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Judge Gorsuch Confirmation Continues. Aired 1-1:30p ET

Aired March 21, 2017 - 13:00   ET




In Wang vs. Kansas State, the case involved a cancer-stricken professor. You wrote an opinion that noted that EEOC guidance commands deference, quote, "only to the extent its reasoning actually proves persuasive.

EEOC's enforcement guidance on pregnancy discrimination provides as follows. Because Title Seven prohibits discrimination based on pregnancy, employers should not make inquiries into whether an applicant or employee intends to become pregnant.

The EEOC will generally regard such an inquiry as evidence of pregnancy discrimination where the employer subsequently makes an unfavorable job decision affecting a pregnant worker. Do you find this instruction to be persuasive?

GORSUCH: Senator, I -- there's a lot of words there. And if you're asking me to parse them out and give you a legal opinion, then I -- I fear that you may be -- I -- I'd respectfully say I'd have to study it in the course of a judicial case.

DURBIN: Well, let me bring it right down to the operative words. Whether employee should or should not make inquiries into whether an applicant or employee intends to become pregnant.

GORSUCH: Senator, I need to -- it sounds like you're asking me about a case for a controversy. And I -- with all respect, when we come to cases in controversies, a good judge will listen.

Socrates said the first virtue of a good judge is to listen courteously and decide impartially.

DURBIN: I think you know why I'm asking these questions.

GORSUCH: No, this one I -- I don't.

DURBIN: The reason I'm asking is because about your views on pregnancy women in the work place is because two of your former students from legal ethics and professionalism class last spring wrote to this committee to say how troubled they were by your comments in an April 19th class.

It was a gender-targeted discussion regarding the hardship to employers of having female employees who may use maternity benefits. One of these students signed her name publicly to her letter, which is a pretty brave thing to do.

That student didn't just make this issue up after you were nominated. Last night, the University of Colorado Law School confirmed that she had voiced her concerns with administrators shortly after your April 19th class and also confirmed that the administrators told her they would raise this matter with you, though they never actually did so.

When we receive information like this which raises questions about your views and conduct on important issues, I want to get to the bottom of it. I mentioned that to you yesterday in my opening statement that I would be bringing this up.

So, I just want to ask you to confirm, did you ask your students in class that day to raise their hands if they knew of a woman who had taken maternity benefits from a company and then left the company after having a baby?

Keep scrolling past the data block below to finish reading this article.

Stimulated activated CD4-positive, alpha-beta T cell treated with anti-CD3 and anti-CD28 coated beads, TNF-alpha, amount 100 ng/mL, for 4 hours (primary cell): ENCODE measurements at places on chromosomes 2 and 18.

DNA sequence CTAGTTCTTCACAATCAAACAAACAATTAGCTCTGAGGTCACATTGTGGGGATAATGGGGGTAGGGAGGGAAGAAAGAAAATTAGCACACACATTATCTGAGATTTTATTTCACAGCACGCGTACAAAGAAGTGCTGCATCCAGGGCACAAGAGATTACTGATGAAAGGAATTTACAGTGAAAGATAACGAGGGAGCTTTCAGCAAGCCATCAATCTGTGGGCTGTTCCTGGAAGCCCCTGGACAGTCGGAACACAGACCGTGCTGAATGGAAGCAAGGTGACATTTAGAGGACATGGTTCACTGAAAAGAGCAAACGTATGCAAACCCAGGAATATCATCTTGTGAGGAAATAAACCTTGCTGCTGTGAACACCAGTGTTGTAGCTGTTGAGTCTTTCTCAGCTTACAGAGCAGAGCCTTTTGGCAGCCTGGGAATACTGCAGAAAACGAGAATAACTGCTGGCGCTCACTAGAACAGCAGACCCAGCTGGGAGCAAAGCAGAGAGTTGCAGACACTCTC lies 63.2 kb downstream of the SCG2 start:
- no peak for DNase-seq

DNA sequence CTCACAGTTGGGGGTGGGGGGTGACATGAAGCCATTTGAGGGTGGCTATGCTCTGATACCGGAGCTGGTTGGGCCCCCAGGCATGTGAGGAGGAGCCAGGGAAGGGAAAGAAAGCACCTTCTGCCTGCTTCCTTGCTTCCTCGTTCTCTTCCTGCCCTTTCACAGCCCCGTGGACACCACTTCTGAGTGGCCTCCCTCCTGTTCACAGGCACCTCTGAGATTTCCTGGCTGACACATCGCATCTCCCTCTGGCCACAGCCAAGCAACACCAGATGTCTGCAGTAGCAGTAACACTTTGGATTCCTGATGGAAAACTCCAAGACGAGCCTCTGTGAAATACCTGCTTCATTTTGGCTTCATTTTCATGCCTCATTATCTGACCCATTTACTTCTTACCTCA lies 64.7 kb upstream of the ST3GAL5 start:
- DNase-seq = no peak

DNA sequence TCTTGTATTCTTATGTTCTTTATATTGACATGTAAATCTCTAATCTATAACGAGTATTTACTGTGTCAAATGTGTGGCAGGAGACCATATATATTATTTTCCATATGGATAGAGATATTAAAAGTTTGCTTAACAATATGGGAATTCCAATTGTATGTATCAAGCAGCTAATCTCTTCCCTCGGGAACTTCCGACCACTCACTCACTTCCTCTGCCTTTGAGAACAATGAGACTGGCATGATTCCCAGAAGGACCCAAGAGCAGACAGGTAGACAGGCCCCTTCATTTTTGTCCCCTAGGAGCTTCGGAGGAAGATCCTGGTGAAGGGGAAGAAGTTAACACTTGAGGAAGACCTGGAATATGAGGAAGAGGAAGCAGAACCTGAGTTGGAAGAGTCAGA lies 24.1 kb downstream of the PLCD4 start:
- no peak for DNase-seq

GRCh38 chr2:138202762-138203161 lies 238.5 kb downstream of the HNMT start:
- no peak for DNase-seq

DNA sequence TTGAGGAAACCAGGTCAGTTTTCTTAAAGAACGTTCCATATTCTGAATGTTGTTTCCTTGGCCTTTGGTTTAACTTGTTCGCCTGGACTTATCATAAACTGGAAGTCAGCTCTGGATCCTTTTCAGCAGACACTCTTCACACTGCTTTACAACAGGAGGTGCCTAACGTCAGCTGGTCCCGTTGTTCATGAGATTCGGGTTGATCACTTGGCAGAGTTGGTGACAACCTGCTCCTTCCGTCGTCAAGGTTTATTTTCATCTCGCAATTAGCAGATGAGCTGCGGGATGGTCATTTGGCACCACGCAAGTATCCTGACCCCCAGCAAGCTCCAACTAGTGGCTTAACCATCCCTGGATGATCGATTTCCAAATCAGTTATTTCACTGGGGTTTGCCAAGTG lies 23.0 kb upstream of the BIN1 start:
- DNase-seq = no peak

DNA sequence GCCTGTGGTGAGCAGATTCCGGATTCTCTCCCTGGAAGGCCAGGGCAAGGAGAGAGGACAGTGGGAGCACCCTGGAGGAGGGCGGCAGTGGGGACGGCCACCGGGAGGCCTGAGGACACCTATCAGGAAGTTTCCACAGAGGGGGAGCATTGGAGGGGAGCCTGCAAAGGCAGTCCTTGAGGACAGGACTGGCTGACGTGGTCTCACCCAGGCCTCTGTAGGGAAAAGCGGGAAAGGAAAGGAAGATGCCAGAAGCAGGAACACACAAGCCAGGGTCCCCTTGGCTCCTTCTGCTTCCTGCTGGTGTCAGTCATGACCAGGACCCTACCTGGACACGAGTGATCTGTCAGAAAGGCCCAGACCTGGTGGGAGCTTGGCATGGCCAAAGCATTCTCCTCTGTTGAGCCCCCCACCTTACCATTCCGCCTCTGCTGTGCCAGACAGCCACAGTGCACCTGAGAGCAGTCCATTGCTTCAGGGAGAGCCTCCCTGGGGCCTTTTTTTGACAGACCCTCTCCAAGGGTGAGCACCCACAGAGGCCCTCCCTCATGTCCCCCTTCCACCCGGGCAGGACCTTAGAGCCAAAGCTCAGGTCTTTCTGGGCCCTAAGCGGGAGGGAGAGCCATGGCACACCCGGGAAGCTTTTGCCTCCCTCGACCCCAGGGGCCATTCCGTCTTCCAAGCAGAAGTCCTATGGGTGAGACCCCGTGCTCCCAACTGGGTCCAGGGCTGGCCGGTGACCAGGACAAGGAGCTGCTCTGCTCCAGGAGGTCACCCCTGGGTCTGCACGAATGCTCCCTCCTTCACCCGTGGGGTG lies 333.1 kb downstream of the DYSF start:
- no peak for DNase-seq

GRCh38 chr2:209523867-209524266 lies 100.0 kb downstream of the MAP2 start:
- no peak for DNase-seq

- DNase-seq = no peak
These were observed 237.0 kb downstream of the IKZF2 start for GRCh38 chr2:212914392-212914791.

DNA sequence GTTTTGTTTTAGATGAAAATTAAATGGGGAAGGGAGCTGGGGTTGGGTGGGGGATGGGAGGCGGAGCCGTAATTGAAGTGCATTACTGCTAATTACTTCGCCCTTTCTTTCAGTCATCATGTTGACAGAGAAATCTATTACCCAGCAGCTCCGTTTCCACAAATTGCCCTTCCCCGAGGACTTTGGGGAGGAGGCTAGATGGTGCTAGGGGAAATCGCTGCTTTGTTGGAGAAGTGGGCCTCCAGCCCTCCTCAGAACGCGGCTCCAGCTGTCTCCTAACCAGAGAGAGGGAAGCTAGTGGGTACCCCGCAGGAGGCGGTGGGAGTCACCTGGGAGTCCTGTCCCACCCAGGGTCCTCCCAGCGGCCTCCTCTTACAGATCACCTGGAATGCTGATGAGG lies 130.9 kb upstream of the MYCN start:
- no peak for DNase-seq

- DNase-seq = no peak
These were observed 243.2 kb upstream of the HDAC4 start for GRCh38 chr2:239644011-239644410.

GORSUCH: No, Senator. And I'd be delighted to actually clear this up.

DURBIN: Please.

GORSUCH: Because the first I heard of this was the night before my confirmation hearing. I've been teaching legal ethics at the University of Colorado for seven or eight years. It's been a great honor and a pleasure.

I teach from a standard text book that every professor -- well, I don't know if every professor -- a number of professors at CU and elsewhere use. It's an excellent textbook --Professors Lerman and Shrag.

In one of the chapters in the book confronts lawyers with some harsh realities that they're about to face when they enter the practice of law. As you know and I know, we have an unhappy and unhealthy profession in a lot of ways.

Lawyers commit suicide at rates far higher than the population. Alcoholism, divorce, depression are also at extremely high rates. Young lawyers also face the problem of having enormous debts when they leave law school.

As a -- and that's a huge inhibition for them to be able to do public service like you and I are so privileged to be able to do. We talk about those things.

There is one problem in the book -- and I'd be happy to share with you the book and the teacher's manual so that you can see for yourself, Senator -- which asks a question. And it's directed to young women because sadly, this is a reality they sometimes face.

The problem is this. Suppose an older partner woman at the firm that you're interviewing at asks you if you intend to become pregnant soon. What are your choices as a young person? You can say yes, tell the truth. Hypothetical is that it's true and not get the job and not be able to pay your debts.

You can lie, maybe get the job. You can say no.

That's a -- that's a choice, too. It's a hard choice.

Or you can push back in some way shape or form. And we talk about the pros and the cons in this acratic (ph) dialogue that they can think through for themselves how they might answer that very difficult question.

And Senator, I do ask for a show of hands, not about the question you asked, but about the following question. And I ask it of everybody. How many of you have had questions like this asked of you in the employment environment, an inappropriate question about your family planning?

And I am shocked every year, Senator, how many young women raise their hand. It's disturbing to me.